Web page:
NEW YORK (Reuters Health) – Chemotherapy plus radiotherapy can produce "relatively good" long-term results in patients with inoperable squamous cell carcinoma of the esophagus, according to Italian researchers.
Dr. Paolo Bidoli, of the Istituto Nazionale per lo Studio e la Cura dei Tumori, Milan, and colleagues conducted a prospective study of the survival of 101 patients with squamous cell carcinoma of the esophagus who were recruited over a 7-year period. The findings are featured in the January 15th issue of Cancer.
Patients were given two courses of treatment with cisplatin and fluorouracil and radiotherapy over a 19-day period. The chemotherapy and radiotherapy courses were then repeated in patients without potentially resectable tumors.
Altogether, 32 patients underwent surgery, and 7 (22%) died from surgical complications. No residual tumor was seen in 8 (25%), and microscopic foci only were seen in 12 (37%). Of 61 nonsurgical patients, 37 (61%) achieved complete clinical remission and 14 (23%) achieved partial remission.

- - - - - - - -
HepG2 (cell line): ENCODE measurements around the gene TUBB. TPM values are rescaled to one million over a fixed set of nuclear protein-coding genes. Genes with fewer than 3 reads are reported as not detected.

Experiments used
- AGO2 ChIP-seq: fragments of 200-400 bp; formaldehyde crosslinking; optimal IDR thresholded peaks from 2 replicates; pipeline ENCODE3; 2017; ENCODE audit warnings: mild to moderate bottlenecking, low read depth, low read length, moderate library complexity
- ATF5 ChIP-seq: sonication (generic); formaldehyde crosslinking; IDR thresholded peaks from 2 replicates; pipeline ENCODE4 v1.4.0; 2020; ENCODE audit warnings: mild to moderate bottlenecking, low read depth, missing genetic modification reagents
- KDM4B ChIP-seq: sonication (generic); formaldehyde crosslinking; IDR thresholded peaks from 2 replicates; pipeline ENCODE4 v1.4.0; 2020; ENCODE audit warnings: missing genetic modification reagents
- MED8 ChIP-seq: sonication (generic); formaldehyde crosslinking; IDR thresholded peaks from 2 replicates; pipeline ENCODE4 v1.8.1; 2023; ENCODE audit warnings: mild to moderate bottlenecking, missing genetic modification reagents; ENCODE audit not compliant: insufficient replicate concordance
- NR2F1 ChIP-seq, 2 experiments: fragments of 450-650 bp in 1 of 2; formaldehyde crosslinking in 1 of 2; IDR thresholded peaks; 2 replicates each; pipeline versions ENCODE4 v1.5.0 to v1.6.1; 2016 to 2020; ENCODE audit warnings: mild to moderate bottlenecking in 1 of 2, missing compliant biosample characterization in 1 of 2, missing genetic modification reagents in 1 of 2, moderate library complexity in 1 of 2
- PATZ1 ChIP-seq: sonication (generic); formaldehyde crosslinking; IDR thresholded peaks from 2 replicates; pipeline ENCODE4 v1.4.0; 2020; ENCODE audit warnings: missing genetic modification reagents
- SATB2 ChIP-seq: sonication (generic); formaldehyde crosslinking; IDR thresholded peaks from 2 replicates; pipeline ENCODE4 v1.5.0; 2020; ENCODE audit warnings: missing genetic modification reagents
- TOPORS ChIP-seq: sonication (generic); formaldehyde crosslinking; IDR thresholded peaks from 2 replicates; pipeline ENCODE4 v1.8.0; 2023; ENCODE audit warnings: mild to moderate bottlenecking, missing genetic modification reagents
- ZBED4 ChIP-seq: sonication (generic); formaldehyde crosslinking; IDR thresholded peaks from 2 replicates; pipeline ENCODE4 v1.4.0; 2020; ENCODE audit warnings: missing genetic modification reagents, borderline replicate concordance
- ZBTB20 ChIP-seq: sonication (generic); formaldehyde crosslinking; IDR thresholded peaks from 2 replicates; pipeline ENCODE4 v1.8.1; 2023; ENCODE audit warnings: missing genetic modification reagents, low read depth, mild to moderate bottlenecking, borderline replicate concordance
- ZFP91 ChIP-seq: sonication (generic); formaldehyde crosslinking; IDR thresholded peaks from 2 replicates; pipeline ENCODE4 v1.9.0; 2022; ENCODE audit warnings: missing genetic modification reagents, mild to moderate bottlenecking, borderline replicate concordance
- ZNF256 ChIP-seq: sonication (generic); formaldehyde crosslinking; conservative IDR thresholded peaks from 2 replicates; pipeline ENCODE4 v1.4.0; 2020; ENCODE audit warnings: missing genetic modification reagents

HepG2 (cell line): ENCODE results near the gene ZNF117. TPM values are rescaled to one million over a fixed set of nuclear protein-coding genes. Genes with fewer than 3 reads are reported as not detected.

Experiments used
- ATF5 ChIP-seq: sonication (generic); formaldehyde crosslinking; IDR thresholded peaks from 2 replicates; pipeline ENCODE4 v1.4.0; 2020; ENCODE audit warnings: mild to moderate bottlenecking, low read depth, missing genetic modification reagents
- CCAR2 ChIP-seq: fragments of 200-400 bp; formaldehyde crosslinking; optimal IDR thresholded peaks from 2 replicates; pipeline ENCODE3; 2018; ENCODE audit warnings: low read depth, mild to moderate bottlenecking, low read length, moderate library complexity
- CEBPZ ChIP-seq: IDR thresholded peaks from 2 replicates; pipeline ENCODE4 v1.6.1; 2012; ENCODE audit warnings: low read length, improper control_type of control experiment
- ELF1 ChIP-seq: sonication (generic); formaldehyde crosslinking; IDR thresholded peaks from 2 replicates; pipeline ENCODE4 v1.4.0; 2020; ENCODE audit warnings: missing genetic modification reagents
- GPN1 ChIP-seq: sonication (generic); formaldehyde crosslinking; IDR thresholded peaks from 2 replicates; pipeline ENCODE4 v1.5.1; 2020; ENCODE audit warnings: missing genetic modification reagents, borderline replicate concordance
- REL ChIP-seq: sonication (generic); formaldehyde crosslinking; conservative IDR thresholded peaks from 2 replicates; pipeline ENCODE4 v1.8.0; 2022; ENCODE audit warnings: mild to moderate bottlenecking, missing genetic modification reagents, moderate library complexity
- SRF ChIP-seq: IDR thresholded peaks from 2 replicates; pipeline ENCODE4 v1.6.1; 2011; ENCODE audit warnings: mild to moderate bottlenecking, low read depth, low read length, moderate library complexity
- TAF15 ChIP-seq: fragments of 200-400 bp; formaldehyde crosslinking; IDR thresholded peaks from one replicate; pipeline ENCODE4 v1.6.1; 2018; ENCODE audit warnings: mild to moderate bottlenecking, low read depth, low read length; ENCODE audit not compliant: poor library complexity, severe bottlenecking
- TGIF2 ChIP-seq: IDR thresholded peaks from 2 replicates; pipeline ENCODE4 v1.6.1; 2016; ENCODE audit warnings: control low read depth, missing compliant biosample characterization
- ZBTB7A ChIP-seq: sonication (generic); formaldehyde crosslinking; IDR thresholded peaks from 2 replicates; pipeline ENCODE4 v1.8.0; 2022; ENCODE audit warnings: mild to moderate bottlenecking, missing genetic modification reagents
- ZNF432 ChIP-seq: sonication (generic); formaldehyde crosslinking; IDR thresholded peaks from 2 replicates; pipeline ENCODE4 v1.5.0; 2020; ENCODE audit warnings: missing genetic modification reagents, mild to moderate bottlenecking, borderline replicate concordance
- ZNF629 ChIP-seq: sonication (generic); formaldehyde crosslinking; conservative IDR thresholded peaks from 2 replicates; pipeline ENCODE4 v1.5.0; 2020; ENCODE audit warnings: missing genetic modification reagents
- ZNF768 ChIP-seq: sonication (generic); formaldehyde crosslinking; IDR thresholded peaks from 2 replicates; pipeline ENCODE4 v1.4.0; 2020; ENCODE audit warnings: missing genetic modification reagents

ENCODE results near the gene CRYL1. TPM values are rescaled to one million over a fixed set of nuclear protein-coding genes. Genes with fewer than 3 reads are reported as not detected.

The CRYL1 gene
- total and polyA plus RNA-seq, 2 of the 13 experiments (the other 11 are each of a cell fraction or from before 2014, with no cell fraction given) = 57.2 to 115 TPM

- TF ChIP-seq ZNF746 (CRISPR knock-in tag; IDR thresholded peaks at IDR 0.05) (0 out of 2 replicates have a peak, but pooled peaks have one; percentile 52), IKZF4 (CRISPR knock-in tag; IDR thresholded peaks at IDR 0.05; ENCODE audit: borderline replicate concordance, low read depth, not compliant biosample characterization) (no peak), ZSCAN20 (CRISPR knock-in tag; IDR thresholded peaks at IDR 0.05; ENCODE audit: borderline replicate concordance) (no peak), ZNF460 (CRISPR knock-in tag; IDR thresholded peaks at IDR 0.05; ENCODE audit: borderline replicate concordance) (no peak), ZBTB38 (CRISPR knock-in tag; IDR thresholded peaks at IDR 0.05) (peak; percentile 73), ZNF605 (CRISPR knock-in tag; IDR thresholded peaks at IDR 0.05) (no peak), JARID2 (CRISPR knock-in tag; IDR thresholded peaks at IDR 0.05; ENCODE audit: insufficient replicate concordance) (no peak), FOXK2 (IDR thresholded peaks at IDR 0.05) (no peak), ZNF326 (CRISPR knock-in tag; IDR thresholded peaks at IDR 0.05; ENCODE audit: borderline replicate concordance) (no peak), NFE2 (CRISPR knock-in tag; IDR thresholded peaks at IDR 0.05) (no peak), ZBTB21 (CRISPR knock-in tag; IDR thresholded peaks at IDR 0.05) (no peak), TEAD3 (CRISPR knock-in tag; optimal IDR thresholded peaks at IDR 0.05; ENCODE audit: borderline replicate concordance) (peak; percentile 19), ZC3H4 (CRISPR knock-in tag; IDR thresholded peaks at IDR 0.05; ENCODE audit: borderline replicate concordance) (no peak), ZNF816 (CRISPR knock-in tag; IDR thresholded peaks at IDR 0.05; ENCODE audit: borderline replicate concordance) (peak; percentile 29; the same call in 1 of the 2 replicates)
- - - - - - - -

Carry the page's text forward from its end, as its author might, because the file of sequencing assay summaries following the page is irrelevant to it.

Median survival for surgical patients was 15 months and for nonsurgical patients, 22 months. Overall, 83 of the patients died within 10 years. Survival at 5 years was 22% and had fallen to 12% by 10 years.
Among the nonsurgical patients, the tumor was located in the cervical esophagus in 32, and in 15 of these the larynx could be preserved. Ten-year disease-free survival in this group of 32 patients was 31%. These results, the investigators conclude, "suggest that an organ-sparing approach should be considered more often in such patients."